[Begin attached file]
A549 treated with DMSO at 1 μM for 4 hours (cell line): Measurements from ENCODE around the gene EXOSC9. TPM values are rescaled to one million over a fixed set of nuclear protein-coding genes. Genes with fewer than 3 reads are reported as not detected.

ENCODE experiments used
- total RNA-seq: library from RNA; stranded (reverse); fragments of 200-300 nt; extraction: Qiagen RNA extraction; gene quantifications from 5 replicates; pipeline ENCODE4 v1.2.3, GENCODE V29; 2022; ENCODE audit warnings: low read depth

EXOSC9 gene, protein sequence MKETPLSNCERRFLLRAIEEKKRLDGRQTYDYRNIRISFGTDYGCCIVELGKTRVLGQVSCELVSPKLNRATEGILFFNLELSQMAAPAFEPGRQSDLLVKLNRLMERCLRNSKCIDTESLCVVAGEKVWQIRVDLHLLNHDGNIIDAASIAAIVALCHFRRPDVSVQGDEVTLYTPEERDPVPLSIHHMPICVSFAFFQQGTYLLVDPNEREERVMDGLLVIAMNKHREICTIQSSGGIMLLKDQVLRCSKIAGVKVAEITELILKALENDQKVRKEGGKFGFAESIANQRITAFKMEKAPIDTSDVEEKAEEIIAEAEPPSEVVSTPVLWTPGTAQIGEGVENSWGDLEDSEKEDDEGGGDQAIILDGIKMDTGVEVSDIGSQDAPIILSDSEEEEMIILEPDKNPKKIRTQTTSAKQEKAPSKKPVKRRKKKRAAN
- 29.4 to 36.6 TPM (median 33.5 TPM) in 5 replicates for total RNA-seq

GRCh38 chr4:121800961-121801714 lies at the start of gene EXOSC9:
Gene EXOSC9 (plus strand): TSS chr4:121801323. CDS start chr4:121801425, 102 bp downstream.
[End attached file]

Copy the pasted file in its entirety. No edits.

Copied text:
A549 treated with DMSO at 1 μM for 4 hours (cell line): Measurements from ENCODE around the gene EXOSC9. TPM values are rescaled to one million over a fixed set of nuclear protein-coding genes. Genes with fewer than 3 reads are reported as not detected.

ENCODE experiments used
- total RNA-seq: library from RNA; stranded (reverse); fragments of 200-300 nt; extraction: Qiagen RNA extraction; gene quantifications from 5 replicates; pipeline ENCODE4 v1.2.3, GENCODE V29; 2022; ENCODE audit warnings: low read depth

EXOSC9 gene, protein sequence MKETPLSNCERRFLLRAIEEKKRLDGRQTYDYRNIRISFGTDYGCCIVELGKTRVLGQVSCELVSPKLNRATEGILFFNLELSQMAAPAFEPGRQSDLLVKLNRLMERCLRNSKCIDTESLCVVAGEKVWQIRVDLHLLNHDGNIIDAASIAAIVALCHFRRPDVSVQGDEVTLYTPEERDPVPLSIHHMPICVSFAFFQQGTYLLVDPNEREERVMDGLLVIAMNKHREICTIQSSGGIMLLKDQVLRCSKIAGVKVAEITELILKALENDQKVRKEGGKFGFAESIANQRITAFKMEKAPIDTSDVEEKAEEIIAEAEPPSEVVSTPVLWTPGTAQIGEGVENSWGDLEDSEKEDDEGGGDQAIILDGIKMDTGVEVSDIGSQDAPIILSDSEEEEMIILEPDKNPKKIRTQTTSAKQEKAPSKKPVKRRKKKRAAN
- 29.4 to 36.6 TPM (median 33.5 TPM) in 5 replicates for total RNA-seq

GRCh38 chr4:121800961-121801714 lies at the start of gene EXOSC9:
Gene EXOSC9 (plus strand): TSS chr4:121801323. CDS start chr4:121801425, 102 bp downstream.